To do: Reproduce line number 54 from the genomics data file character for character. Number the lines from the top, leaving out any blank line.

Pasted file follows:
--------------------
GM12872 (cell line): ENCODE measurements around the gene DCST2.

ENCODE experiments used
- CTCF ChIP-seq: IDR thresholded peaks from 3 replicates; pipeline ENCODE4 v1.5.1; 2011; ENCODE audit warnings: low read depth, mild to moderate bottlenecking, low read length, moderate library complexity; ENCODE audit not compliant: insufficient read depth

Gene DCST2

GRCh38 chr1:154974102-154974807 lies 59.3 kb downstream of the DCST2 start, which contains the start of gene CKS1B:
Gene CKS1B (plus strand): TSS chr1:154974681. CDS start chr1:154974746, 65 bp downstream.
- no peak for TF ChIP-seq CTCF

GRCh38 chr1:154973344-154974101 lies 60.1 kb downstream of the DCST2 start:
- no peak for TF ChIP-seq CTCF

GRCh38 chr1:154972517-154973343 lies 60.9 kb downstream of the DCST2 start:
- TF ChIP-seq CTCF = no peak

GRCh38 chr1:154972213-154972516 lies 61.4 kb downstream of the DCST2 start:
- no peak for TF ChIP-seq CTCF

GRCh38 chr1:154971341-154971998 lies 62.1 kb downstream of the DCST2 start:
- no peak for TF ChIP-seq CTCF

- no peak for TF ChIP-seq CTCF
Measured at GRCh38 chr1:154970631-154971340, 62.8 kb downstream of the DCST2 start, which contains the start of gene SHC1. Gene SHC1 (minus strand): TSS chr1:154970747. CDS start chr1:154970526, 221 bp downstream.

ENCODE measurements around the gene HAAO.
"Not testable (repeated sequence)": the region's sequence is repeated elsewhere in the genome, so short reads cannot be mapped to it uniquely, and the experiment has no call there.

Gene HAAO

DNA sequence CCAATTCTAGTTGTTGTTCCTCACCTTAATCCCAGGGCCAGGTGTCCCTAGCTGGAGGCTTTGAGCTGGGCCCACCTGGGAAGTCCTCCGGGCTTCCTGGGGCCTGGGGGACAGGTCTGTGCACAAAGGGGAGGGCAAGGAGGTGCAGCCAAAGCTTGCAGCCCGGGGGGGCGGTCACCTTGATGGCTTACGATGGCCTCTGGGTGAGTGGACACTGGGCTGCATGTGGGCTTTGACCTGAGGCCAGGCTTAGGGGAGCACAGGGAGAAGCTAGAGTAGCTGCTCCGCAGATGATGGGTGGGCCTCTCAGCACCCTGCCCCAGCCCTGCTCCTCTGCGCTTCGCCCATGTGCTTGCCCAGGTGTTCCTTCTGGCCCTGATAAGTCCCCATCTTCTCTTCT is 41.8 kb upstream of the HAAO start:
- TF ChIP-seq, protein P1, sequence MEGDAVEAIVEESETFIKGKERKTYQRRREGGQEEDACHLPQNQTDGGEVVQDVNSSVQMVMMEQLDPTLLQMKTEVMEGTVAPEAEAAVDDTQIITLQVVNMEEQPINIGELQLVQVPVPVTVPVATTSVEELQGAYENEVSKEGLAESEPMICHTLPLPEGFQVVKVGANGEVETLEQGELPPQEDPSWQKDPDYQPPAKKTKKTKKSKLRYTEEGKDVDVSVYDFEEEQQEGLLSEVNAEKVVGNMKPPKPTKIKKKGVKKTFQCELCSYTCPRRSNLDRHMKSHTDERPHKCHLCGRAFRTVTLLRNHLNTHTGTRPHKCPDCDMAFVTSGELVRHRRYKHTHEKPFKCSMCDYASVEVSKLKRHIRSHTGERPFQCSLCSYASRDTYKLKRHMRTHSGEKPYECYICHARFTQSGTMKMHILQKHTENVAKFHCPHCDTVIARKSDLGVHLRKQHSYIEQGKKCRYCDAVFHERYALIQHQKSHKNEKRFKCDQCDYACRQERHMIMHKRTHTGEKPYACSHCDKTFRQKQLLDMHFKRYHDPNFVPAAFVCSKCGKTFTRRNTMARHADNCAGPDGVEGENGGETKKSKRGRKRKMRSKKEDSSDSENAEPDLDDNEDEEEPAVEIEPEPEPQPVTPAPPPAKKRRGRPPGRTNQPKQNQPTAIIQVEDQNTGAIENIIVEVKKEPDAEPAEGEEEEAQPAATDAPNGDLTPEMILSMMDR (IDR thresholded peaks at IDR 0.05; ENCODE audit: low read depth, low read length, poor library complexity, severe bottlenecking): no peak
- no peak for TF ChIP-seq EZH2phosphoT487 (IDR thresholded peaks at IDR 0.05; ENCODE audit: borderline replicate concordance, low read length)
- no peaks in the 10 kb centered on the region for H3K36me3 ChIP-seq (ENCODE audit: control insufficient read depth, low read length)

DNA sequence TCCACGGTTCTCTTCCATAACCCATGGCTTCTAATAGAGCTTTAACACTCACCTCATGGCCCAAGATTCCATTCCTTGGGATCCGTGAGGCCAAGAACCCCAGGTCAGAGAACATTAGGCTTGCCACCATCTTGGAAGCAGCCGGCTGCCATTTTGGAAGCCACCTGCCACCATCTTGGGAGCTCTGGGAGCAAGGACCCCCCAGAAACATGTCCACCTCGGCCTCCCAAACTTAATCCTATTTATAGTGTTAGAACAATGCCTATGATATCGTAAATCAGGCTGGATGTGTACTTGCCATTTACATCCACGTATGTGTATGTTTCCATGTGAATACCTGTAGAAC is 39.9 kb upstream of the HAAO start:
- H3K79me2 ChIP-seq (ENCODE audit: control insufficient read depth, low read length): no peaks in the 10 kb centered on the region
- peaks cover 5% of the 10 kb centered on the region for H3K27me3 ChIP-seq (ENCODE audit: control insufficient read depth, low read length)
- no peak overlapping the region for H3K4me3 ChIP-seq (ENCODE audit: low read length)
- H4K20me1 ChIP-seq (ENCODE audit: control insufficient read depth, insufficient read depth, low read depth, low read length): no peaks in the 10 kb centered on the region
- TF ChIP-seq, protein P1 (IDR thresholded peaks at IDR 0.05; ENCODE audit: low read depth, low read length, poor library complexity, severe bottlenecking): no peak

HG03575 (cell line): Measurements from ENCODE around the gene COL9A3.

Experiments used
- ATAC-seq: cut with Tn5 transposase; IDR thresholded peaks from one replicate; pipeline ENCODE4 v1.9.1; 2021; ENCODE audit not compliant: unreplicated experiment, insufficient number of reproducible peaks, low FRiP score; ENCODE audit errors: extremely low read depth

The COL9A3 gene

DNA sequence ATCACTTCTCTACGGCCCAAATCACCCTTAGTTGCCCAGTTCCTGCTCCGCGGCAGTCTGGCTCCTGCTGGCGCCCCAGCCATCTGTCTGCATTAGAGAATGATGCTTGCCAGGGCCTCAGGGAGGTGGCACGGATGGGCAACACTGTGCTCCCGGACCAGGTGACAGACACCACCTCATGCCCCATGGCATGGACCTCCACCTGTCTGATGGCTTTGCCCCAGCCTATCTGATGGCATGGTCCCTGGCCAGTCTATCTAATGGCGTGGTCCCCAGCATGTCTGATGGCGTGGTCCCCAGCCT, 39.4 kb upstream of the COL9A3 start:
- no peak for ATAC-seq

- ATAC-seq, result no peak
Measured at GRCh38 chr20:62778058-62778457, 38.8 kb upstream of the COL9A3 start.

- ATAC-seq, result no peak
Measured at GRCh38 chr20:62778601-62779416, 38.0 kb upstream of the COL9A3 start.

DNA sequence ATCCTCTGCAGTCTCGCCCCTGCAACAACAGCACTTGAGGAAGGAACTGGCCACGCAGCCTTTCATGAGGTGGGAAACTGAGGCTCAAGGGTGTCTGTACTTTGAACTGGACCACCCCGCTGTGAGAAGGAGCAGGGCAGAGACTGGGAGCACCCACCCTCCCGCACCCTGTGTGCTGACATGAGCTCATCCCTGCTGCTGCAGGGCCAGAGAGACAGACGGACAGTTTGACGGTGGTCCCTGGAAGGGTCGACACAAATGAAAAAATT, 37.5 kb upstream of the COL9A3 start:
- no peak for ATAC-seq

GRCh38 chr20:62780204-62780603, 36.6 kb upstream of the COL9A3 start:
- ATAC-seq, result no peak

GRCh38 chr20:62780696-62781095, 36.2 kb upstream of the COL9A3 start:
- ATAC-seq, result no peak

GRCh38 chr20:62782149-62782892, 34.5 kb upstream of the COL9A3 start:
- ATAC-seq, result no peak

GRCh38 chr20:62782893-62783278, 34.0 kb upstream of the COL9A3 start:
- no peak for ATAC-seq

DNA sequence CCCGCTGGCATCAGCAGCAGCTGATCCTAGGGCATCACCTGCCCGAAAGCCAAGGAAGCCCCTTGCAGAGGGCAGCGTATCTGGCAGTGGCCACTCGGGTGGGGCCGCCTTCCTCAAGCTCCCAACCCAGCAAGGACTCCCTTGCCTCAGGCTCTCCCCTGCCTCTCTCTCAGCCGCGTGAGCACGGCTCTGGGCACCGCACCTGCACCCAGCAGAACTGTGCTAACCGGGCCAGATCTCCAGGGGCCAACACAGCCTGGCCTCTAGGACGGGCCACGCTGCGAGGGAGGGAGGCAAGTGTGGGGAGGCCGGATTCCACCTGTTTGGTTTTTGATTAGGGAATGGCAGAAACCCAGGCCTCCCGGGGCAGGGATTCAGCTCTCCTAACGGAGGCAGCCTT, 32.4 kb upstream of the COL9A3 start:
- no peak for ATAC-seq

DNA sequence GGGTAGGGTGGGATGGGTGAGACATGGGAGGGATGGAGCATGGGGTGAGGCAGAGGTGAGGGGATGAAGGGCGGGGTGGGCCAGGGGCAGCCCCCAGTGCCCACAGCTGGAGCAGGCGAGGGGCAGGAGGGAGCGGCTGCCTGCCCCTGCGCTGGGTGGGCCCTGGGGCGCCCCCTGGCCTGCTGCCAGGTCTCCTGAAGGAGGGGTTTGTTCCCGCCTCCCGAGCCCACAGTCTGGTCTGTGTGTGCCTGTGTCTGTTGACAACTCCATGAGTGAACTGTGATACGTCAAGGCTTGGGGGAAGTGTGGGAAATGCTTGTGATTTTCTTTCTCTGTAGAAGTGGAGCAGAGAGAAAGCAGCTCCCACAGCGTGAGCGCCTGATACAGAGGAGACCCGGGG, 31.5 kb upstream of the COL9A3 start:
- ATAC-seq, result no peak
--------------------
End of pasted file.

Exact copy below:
- ATAC-seq, result no peak